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Don’t Forget Pet Basics During Pandemic
…And Unique Challenges, Too


Our pets provide great comfort during this challenging time, but don't forget the care they need to stay healthy, too.
COVID-19 has drawn a lot of concern lately, but a lot of other things still need our attention, too.

Including our pets!

With summer in full force across most of the country, the usual cautions still apply: if your pet is outside, make sure he or she has water and shade. Look out for summer pests such as ticks, worms and other parasites that can cause long-term problems. If you engage in walks or runs with your dog, be aware that hot pavement or hot air (not the political kind!) may be more of a danger to your pet than to you.

Be Ready for Change

A few things may be unique today. If you’re walking or running, visiting a dog park or other area likely to be remotely crowded, carry a mask, handkerchief or another face covering, and be prepared to use it. This is especially true if your community is requiring face coverings.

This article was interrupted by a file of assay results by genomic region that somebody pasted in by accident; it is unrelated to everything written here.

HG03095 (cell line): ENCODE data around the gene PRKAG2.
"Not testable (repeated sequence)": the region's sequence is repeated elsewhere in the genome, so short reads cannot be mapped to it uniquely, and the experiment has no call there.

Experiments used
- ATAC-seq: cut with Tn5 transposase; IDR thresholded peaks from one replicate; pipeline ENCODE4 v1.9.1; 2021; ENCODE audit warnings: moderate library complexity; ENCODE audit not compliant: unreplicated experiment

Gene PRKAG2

There are other considerations, however. What if your pet is injured outdoors and you need to go to the veterinarian? Depending on a number of factors that may or may not be an issue. Many vet clinics are adjusting policies to create social distancing parameters. You will want to call the veterinary first, and that can be a challenge in an emergency. The clinic may have other policies (such as required records) that you would best prepare for in advance.

For these reasons, if you are venturing far or there’s a chance of a pet injury, it would be smart to contact your vet in advance and get an idea of how these changes might impact you and your pet. More than likely, none of these will be a problem and some, like the availability of drive-up options, could be very useful.

Plan Ahead

It’s likely your habits and those of your pet(s) will change for other reasons. Even with planning, you’re likely to spend more time inside, with less excitement for you and your pet. For some pets, especially, this can become a problem as they experience a loss of stimulation. Consider combating this with some new toys that are especially engaging. Good examples are toys that might be filled with treats or make noise. There are even apps designed for pets or that stream videos meant to entertain animals.

Still other considerations are planning for supply chain disruptions. At the start of the virus, toilet paper became scarce, a result of panic hoarding as much as disrupted trains, trucks and ships. But keeping extra pet food on hand along with any necessary medications or other supplies that you might need over a troubled three to four-week period.

None of this should be overwhelming and your pets are likely to be one of the few consistent bright spots during a troubling time. That’s one reason many have adopted bets for the comfort, entertainment and unconditional love they bring.